May 24 2011
See below for a press release issued by Standard and Poor, upgrading Brazil's credit rating from Standard to Positive. This is the second change since an upgrade in 2008 from junk to standard, following the rapid rise of the emerging nation. Many problems remain, but the foundation for fast, sustained growth is finally in place for the Latin American giant. Brazilian readers should visit BlueSteps Portuguese website.
NEW YORK (Standard & Poor's) May 23, 2011-- Standard & Poor's Ratings Services today said it revised its outlook on its long-term foreign currency sovereign credit rating on the Federative Republic of Brazil to positive from stable. The outlook on the long-term local currency rating remains stable. At the same time, Standard & Poor's affirmed its 'BBB-/A-3' long- and short-term foreign currency ratings and its 'BBB+/A-2' long- and short-term local currency ratings on Brazil.
"The positive outlook reflects Brazil's strengthening prospects for steady, long-term GDP growth, along with modest current account and fiscal deficits that should gradually reduce the country's vulnerability to negative external shocks," said Standard & Poor's credit analyst Sebastian Briozzo. "Brazil's diverse economic structure, expanding middle class, and the potential for higher exports should sustain both GDP growth and external liquidity in the next three to five years."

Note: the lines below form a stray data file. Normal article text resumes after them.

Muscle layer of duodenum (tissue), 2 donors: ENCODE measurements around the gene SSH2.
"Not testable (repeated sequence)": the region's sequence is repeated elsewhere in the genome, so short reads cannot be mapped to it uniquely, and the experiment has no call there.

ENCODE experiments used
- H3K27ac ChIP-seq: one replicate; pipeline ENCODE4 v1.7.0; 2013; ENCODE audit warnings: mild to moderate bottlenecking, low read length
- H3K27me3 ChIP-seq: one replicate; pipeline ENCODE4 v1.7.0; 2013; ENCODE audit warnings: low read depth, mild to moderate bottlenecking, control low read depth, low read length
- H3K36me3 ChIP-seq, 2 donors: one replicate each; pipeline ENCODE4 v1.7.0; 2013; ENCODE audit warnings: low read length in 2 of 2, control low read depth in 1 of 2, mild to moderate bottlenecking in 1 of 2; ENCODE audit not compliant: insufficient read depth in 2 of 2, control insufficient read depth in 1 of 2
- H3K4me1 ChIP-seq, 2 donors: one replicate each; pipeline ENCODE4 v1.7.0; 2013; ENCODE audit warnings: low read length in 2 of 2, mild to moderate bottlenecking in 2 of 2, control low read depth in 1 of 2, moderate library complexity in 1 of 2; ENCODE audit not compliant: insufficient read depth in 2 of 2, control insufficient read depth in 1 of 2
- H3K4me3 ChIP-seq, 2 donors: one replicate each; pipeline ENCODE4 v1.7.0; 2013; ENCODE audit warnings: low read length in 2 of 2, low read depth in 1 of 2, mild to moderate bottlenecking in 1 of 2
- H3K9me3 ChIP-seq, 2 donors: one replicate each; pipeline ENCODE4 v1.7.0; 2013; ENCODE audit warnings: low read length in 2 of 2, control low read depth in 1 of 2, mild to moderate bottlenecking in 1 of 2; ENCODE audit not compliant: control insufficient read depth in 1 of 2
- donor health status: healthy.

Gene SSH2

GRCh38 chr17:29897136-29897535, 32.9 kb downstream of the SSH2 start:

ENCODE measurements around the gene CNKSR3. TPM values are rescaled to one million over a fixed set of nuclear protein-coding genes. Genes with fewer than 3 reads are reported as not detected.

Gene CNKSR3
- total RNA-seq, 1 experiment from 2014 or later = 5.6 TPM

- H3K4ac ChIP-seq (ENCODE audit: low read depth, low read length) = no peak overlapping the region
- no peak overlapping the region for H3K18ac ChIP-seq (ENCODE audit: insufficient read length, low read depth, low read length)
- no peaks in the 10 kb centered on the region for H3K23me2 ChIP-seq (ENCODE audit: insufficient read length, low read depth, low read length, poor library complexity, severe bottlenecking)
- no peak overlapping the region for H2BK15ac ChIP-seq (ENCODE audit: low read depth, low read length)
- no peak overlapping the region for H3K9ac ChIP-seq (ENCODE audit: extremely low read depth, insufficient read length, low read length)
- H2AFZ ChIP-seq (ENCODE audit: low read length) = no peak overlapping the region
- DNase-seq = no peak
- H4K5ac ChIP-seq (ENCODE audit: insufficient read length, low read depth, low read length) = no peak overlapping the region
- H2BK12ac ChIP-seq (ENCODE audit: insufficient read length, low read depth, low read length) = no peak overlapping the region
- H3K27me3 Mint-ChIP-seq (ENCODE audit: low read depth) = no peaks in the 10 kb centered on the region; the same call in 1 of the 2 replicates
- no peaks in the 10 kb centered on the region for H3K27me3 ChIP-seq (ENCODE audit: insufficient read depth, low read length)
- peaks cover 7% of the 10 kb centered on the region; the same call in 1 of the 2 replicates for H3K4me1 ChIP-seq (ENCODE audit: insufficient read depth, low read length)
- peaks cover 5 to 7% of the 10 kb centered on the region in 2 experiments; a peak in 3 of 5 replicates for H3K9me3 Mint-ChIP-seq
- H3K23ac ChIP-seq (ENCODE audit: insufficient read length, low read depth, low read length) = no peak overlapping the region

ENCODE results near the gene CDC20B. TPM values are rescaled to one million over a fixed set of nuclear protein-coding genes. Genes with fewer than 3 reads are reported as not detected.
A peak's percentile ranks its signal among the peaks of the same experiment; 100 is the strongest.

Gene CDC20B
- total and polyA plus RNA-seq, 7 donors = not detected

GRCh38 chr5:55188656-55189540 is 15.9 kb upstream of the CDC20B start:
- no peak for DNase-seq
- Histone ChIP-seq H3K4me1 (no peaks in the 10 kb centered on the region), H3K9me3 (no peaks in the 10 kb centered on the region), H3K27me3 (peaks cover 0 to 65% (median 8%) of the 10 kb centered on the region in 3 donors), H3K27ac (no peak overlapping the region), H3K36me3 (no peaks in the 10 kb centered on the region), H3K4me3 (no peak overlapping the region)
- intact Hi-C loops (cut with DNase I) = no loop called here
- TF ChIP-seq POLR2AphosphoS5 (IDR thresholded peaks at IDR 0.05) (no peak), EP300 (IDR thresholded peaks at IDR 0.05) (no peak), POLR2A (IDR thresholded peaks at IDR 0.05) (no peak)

Political consensus in favor of cautious fiscal and monetary policies likely would contain the risk of economic dislocation that could result from potential shocks. Recent steps to contain short-term inflationary pressures demonstrate the government's commitment to contain macroeconomic risks.
Brazil's limited fiscal flexibility and high domestic interest rates will continue to require that the government remain strongly committed to a prudent economic approach. The positive outlook reflects the increasing likelihood that the pillars supporting Brazil's macroeconomic stability will continue to strengthen in the coming years, gradually reducing the sovereign's fiscal restrictions and vulnerability to external shocks. Good long-term growth prospects, combined with improving external liquidity and slowly improving local capital markets, could bolster the government's capacity to manage sudden adverse changes in global economic conditions and to maintain stability.
Conversely, failure to contain inflation at levels that maintain the credibility of the central bank's inflation targeting policy, combined with looser fiscal policy and potentially greater recourse to lending by government-owned banks, could stall the recent improvement in Brazil's macroeconomic pillars and add downward pressure on the rating.
This article was written by Christian Pielow from the Association of Executive Search Consultants (AESC).
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